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What Are Hurricane-resistant Windows?

Updated on January 14, 2011

Because of the abundance of hurricanes that have hit the continental United States, particularly in the southern regions, over the past decade, people have been obsessively literally bullet-proofing their homes for that very unwanted phenomenon. Mother Nature is unpredictable and all-powerful so preparing your homes as much as you can is just good sense. One such preparation, which has even become a requirement in some beachfront areas are hurricane-proof windows. These are basically windows made from impact-resistant glass and shutters.

Impact-resistant glass is a standard safety item on automobiles. The idea is to keep the windshield intact in case a high-speed crash happens, so that shattered glass debris prevent further damage—we all know how dangerous a flying glass shrapnel can be. To make this happen, standard glass is laminated, and a protective film keeps the glass intact, in one piece at least, when shattered. What you end up with is collage of shattered glass.

When Hurricane Andrew hit Florida in 1992, the local government began promoting hurricane-resistant glass and the use of impact-resistant architecture such as doors, roofs and windows. Today, it is a legal requirement to make use of such in construction in the Eastern Seaboard and Gulf Coast areas.

Are there real hurricane-proof windows?

The short answer, no. Hurricanes are just very-powerful forces and no man-made thing can survive it if it chooses to. However, impact-resistant glass can literally be the difference between life and death. In a dangerous situation, you need to take what you can get and experience tells us that a shattered but intact window is a whole lot safer than a completely shattered one.

So really, what are hurricane-resistant windows?

Windows are whole fixtures which contain everything from the glass, frames, shutters, blinds, etc. To have a hurricane-resistant window, its components must be impact resistant. The first way to do this is through impact-resistant glass.

Cross-section of an impact-resistant glass

Impact-resistant glass can be done via two ways. Inner-membrane windows contain an invisible layer of PVB (polyvinyl butaryl) sandwiched between two thin sheets of glass. The glass shatters on impact but the film keeps it pieced together in conjunction with a sturdy frame built around it. The second option is place an adhesive transparent shatter-preventing film to regular glass. The basic principle is the same but this time the film is on an outside surface—not in between.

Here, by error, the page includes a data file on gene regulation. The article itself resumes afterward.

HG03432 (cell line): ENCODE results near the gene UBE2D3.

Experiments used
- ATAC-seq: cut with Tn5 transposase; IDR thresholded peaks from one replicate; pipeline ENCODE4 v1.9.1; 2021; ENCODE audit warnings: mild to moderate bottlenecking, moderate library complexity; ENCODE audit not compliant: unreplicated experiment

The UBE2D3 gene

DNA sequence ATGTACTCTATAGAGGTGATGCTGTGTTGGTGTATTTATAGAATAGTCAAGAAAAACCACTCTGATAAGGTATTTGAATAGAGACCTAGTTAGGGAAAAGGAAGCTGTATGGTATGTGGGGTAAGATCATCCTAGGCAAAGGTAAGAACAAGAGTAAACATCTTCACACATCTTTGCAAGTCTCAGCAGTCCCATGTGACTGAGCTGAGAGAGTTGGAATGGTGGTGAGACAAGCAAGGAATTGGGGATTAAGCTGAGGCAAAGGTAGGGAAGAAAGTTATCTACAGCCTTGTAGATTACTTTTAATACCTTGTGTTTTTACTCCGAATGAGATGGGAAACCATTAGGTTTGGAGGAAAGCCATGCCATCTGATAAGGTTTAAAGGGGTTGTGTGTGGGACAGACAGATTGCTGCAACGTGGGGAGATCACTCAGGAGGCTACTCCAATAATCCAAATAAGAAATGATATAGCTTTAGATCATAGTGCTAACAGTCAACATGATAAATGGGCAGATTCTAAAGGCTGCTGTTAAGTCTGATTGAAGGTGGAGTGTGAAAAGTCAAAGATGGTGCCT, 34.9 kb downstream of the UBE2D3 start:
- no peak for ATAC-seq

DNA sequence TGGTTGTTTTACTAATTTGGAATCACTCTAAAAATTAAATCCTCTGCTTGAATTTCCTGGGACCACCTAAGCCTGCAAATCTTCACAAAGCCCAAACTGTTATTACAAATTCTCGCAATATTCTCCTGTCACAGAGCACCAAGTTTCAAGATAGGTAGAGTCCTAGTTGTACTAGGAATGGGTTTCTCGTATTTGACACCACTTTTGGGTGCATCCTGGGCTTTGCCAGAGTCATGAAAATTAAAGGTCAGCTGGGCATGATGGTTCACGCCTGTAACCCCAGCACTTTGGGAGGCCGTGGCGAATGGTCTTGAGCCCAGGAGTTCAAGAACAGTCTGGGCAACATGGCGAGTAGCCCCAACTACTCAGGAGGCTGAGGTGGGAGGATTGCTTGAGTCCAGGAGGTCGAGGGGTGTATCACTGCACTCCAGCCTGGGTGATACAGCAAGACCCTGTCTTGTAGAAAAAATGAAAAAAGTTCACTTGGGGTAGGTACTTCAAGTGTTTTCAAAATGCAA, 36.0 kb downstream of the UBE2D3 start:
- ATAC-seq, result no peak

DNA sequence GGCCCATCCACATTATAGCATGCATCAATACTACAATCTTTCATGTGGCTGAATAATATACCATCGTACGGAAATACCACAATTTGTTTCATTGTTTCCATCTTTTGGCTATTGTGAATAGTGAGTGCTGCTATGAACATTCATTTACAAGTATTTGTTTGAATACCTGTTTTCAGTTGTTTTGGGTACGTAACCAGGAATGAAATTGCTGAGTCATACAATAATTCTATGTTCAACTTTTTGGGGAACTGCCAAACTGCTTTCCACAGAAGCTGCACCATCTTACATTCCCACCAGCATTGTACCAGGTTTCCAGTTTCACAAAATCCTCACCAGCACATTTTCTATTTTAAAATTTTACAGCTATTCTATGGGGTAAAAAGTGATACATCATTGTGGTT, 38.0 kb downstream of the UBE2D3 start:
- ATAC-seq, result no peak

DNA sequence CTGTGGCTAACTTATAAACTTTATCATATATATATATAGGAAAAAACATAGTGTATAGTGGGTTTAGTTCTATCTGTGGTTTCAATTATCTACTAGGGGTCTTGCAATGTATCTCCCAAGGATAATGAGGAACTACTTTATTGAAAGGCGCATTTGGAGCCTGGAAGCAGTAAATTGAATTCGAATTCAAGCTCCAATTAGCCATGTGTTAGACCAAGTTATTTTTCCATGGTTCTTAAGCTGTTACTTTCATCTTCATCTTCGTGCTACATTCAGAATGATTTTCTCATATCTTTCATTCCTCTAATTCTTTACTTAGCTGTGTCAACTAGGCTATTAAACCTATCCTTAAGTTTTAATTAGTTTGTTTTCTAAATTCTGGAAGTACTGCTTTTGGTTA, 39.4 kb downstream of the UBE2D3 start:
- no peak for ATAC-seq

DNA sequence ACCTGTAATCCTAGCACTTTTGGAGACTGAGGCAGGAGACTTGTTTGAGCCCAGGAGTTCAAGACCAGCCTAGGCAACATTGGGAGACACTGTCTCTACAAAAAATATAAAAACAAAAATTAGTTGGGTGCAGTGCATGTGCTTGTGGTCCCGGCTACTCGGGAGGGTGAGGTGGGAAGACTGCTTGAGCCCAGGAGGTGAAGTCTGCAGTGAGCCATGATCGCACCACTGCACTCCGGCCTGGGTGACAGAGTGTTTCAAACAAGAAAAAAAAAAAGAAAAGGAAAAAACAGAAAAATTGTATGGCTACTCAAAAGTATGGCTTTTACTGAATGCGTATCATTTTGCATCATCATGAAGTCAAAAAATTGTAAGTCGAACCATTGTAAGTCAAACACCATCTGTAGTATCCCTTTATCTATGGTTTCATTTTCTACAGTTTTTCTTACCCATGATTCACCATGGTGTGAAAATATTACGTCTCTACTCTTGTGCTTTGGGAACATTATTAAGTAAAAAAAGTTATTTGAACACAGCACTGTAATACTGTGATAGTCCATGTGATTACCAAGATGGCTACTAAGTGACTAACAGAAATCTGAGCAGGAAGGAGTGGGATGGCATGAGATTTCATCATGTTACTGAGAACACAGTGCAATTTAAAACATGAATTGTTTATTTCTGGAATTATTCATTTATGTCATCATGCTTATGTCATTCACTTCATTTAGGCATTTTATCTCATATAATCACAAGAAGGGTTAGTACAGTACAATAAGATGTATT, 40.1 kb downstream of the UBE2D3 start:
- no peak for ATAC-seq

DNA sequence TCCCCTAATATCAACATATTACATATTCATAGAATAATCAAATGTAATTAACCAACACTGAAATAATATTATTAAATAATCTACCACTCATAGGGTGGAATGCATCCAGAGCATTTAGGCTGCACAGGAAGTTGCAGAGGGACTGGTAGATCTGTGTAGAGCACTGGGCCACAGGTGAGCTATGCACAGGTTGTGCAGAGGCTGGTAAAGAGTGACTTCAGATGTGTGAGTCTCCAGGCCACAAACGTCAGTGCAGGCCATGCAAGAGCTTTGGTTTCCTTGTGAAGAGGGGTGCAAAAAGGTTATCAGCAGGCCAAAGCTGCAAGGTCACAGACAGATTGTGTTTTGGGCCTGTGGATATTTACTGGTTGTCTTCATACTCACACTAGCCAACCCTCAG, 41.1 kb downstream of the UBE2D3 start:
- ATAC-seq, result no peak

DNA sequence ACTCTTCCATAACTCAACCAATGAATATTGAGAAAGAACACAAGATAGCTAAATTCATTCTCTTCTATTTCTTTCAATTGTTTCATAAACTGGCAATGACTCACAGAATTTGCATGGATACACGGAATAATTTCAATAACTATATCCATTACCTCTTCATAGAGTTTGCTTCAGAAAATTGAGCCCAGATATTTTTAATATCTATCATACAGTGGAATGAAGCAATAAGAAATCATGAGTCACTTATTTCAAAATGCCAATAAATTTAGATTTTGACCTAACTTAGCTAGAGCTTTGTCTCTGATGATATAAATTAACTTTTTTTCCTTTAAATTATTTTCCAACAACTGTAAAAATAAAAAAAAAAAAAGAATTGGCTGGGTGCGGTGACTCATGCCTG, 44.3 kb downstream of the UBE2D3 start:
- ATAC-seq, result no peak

Another way to hurricane-proof one’s windows is to use tough hurricane shutters. Shutters, normally, are fixtures that prevent sunlight from passing through glass. These are normally made from wood that can be opened or closed, and are normally situated outside the glass. These can also be decorative or made to look like anything an architect wants it to be. In case of a storm, the shutters prevent high-speed debris from coming into contact with the glass. Shutters can have multiple styles and be made from different kinds of materials including aluminum. They can also be close manually or electronically.

What kind of costs are we looking at?

Of course doing all of this entails a price. For starters, impact-resistant glass costs about $50 per square foot, which can go up to around $600 per window—depending on the size of the window, of course. Shatter-resistant film is substantially cheaper, but is deemed less effective. Shutters, on the other hand, are hard to price because many design factors have to be considered.

Final words

Even if the costs for such are quite steep, it is actually the price of you and your loved ones’ lives you are protecting. In reality, there shouldn’t be a price for that but we all know how budget can be so steep, especially in this economy. Impact-resistant glass is more effective than film, but I’d still rather have film than none at all. Also remember that when using shutters, the system is only as effective as how fast you can “shut” them, in case of a storm or hurricane, before debris hit them.

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